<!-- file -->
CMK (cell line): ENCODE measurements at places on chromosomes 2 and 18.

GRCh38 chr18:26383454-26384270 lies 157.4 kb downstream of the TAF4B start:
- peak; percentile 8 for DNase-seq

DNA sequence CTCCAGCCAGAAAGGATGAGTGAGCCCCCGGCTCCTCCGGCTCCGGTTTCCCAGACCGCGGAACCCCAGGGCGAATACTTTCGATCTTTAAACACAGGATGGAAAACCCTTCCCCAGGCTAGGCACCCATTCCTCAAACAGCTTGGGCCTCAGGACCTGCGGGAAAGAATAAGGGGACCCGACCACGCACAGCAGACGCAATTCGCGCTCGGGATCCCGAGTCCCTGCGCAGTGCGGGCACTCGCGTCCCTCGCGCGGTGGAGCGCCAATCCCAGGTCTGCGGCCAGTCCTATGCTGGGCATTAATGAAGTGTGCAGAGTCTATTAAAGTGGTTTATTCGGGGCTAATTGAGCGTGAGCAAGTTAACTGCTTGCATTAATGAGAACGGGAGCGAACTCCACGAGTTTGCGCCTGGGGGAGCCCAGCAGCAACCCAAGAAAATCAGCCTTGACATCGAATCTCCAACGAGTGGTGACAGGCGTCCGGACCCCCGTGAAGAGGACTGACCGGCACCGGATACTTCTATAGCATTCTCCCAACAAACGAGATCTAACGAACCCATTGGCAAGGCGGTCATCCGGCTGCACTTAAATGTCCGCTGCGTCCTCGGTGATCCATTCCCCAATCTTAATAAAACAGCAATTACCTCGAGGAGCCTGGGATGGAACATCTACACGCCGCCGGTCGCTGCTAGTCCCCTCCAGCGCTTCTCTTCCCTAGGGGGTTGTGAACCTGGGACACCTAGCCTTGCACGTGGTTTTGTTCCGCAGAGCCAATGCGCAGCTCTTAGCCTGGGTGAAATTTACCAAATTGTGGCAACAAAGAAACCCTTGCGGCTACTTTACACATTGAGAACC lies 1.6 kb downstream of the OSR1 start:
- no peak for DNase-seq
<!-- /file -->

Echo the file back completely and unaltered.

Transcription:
CMK (cell line): ENCODE measurements at places on chromosomes 2 and 18.

GRCh38 chr18:26383454-26384270 lies 157.4 kb downstream of the TAF4B start:
- peak; percentile 8 for DNase-seq

DNA sequence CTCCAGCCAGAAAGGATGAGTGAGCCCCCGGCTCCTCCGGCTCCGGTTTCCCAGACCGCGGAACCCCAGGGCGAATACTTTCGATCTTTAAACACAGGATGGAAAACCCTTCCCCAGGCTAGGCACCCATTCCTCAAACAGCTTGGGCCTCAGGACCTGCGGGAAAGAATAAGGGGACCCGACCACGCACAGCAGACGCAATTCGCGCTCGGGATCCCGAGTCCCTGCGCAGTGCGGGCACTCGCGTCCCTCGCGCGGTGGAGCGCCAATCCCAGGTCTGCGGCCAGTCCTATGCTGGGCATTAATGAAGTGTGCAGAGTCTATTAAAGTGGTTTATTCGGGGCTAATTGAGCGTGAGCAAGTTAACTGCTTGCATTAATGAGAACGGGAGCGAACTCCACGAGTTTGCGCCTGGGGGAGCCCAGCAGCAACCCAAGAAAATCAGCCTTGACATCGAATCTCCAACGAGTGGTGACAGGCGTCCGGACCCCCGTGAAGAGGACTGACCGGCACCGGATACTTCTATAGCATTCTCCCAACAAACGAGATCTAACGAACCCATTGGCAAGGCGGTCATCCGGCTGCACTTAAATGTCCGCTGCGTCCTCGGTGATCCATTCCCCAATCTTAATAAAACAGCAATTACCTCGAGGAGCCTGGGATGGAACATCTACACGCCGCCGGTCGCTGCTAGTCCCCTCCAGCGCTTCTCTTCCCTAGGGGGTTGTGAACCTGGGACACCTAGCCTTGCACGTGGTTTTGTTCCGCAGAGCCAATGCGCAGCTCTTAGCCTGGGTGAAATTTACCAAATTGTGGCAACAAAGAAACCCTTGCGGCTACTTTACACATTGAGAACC lies 1.6 kb downstream of the OSR1 start:
- no peak for DNase-seq